I’d never heard of a ramengo until a reader wrote in to ask what it meant. A quick search revealed two things: 1) Aramengo is a small town in Piedmont, and 2) no one seems to want to go there.
I should clarify that Aramengo looks perfectly charming. But what my Googling turned up was that the phrase andare a ramengo (‘to go to ramengo‘) means ‘to go to ruin’, ‘to fall apart’, ‘to go pear-shaped’.
Questa missione è andata decisamente a ramengo.
This mission has gone decidedly pear-shaped.
Why should poor old Aramengo be associated with rack and ruin?
The most prevalent theory seems to be that back in the days when Piedmont was ruled by Lombard dukes, those convicted of crimes – especially failing to pay back their debts – would be exiled to the far reaches of the realm, which in the Middle Ages lay… right around Aramengo. Thus the town, the story goes, became a synonym for bankruptcy.
All that could be an urban legend: others say ramengo actually comes from the verb ramingare, ‘to wander’ or ‘to roam’.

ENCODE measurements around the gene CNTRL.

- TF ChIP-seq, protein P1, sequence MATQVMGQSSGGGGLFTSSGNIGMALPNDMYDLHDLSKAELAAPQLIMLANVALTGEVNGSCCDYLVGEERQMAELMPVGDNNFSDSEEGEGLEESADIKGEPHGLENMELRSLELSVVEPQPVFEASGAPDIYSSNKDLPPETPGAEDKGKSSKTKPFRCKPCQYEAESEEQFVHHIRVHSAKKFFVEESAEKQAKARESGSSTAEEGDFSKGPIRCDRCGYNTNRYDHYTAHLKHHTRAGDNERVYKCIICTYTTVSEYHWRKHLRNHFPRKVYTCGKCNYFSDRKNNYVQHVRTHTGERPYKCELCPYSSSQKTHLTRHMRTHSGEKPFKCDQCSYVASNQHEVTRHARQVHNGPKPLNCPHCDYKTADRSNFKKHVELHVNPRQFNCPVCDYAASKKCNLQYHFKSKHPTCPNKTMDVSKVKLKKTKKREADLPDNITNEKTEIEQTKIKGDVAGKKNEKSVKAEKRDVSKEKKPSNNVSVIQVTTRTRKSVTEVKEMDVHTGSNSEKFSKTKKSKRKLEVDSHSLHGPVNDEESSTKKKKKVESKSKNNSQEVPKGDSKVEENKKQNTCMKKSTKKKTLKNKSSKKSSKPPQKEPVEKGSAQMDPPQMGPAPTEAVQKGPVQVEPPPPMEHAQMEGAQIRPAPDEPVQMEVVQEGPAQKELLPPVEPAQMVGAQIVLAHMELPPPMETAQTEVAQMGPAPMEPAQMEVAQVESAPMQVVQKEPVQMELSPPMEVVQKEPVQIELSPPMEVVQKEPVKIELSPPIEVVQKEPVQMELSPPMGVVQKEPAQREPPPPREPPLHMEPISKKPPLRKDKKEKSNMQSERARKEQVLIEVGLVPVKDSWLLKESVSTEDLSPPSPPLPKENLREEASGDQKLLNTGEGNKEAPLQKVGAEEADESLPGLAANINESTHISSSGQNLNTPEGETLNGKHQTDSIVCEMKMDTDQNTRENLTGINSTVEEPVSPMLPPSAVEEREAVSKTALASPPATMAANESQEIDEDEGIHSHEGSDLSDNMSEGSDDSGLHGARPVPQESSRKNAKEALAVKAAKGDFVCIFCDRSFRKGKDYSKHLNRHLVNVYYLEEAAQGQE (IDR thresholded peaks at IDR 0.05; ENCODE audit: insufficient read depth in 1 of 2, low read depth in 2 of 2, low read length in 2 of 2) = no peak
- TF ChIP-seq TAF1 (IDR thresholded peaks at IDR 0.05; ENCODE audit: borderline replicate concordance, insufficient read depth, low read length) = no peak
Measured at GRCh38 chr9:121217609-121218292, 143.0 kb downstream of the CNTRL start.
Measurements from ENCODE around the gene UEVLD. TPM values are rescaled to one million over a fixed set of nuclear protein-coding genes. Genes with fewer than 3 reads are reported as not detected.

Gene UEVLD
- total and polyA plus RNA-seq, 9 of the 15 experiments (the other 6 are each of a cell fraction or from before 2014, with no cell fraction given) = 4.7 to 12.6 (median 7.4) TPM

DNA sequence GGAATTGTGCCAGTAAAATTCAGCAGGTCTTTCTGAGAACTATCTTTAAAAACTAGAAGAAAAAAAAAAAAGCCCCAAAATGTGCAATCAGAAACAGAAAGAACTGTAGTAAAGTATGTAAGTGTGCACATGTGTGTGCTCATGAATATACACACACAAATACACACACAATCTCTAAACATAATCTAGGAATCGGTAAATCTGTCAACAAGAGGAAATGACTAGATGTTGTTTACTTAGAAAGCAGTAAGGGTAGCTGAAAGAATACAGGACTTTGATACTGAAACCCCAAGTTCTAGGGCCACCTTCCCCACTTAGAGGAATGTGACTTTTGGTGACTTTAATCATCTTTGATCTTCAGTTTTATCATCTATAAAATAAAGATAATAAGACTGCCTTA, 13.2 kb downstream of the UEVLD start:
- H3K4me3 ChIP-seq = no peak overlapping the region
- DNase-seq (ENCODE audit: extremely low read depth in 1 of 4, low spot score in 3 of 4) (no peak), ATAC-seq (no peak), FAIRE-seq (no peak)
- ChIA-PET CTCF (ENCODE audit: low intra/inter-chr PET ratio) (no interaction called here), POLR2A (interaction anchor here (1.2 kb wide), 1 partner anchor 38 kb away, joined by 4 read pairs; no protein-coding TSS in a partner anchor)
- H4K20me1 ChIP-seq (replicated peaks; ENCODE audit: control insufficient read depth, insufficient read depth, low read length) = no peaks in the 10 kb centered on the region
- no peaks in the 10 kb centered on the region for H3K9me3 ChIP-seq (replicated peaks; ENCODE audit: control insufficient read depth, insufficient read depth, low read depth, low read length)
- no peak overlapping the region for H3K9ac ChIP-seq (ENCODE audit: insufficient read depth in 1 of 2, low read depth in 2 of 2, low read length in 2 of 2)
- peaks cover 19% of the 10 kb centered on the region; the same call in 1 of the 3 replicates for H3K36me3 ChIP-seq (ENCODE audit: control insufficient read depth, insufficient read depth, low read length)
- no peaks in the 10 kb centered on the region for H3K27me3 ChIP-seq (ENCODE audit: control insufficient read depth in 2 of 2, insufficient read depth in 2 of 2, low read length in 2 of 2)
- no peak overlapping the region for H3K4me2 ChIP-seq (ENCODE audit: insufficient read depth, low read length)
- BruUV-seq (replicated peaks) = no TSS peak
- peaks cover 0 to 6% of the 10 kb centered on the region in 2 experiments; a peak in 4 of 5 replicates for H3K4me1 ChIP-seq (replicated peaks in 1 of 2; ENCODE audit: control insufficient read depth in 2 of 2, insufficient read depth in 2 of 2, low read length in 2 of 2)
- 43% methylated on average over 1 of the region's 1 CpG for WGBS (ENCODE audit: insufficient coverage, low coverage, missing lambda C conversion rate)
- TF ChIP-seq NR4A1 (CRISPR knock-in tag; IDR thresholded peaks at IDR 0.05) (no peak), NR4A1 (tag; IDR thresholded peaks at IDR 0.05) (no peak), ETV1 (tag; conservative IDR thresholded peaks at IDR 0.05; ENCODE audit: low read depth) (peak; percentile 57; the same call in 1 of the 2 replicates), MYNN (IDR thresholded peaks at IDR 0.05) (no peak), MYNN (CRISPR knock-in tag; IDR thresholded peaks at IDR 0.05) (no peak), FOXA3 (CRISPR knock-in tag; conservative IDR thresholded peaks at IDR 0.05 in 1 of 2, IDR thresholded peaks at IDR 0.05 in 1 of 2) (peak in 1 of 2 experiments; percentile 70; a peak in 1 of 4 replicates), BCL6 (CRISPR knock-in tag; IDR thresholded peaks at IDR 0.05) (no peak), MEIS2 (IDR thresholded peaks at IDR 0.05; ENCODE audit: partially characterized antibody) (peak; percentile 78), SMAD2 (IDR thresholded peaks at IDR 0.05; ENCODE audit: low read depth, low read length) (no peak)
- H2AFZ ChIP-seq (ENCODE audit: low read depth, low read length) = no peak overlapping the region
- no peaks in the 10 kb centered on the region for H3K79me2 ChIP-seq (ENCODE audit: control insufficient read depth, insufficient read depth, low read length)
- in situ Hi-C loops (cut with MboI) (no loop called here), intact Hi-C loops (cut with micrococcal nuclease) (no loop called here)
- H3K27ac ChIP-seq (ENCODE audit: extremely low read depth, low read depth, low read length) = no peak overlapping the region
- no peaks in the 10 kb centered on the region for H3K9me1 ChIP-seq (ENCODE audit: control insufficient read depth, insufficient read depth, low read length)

Andare ramingo is a somewhat literary way of saying ‘to go roving’ and linguists believe ramengo is simply the Venetian dialect version, a variant that has come to mean, by extension, to go off course or awry, to find yourself an exile or vagabond.
Our reader confirms that her grandparents spoke Venetian, while a Milanese friend of mine tells me the expression is used all over the north.
As well as a description, you can also use the phrase as a command: it’s a kind of curse when you want to wish someone trouble.
Va’ a ramengo e non mi seccare!
Go to hell and stop bothering me!
May you never go to ramengo – but I hear Aramengo’s lovely this time of year.